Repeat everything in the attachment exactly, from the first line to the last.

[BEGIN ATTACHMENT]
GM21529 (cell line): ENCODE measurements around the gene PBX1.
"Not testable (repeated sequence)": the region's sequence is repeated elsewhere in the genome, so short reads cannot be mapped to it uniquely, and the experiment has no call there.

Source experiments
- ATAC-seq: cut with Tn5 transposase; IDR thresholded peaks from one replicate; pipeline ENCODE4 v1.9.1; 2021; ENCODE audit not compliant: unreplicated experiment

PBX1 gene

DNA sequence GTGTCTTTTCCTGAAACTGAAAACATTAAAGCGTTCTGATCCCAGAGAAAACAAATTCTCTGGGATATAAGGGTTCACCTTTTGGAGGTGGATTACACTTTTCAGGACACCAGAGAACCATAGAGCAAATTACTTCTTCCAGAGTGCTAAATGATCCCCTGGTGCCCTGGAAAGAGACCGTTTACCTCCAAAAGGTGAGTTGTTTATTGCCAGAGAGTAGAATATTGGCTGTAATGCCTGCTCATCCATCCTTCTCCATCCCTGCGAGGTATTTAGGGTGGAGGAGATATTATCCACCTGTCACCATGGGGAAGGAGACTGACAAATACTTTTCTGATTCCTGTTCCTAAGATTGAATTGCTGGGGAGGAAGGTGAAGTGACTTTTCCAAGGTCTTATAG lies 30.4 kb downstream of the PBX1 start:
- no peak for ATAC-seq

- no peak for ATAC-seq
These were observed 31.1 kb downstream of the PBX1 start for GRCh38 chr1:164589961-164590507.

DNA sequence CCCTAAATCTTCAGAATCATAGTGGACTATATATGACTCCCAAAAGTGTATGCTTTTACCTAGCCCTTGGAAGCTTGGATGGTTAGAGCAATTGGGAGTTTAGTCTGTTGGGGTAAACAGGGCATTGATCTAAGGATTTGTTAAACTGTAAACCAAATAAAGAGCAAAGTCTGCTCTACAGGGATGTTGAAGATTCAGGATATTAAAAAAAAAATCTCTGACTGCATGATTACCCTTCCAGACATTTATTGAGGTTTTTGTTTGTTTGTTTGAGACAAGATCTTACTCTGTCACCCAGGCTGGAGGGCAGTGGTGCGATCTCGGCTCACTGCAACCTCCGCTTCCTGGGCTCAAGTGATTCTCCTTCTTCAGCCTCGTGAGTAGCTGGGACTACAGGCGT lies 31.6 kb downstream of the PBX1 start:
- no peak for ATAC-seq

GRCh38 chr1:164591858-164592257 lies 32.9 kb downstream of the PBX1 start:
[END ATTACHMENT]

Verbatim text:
GM21529 (cell line): ENCODE measurements around the gene PBX1.
"Not testable (repeated sequence)": the region's sequence is repeated elsewhere in the genome, so short reads cannot be mapped to it uniquely, and the experiment has no call there.

Source experiments
- ATAC-seq: cut with Tn5 transposase; IDR thresholded peaks from one replicate; pipeline ENCODE4 v1.9.1; 2021; ENCODE audit not compliant: unreplicated experiment

PBX1 gene

DNA sequence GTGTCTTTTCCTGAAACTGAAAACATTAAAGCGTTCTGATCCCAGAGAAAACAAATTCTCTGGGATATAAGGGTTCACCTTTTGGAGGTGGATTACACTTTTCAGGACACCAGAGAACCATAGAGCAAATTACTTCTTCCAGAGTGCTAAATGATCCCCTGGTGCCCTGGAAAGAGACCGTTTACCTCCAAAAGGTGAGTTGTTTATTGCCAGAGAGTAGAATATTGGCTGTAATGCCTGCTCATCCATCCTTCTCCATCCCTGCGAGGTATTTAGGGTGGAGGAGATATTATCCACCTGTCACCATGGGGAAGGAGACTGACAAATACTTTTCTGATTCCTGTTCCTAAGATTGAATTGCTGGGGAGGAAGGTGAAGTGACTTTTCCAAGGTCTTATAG lies 30.4 kb downstream of the PBX1 start:
- no peak for ATAC-seq

- no peak for ATAC-seq
These were observed 31.1 kb downstream of the PBX1 start for GRCh38 chr1:164589961-164590507.

DNA sequence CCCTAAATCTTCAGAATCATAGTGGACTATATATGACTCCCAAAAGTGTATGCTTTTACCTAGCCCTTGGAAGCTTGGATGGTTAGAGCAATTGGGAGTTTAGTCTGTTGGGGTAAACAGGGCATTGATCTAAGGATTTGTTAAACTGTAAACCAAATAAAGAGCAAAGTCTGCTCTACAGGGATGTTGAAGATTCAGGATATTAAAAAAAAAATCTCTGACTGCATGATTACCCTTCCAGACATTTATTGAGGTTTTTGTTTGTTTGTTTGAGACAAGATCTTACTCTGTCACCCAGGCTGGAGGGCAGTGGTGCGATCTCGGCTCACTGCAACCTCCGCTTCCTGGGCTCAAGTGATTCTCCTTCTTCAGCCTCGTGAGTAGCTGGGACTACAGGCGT lies 31.6 kb downstream of the PBX1 start:
- no peak for ATAC-seq

GRCh38 chr1:164591858-164592257 lies 32.9 kb downstream of the PBX1 start: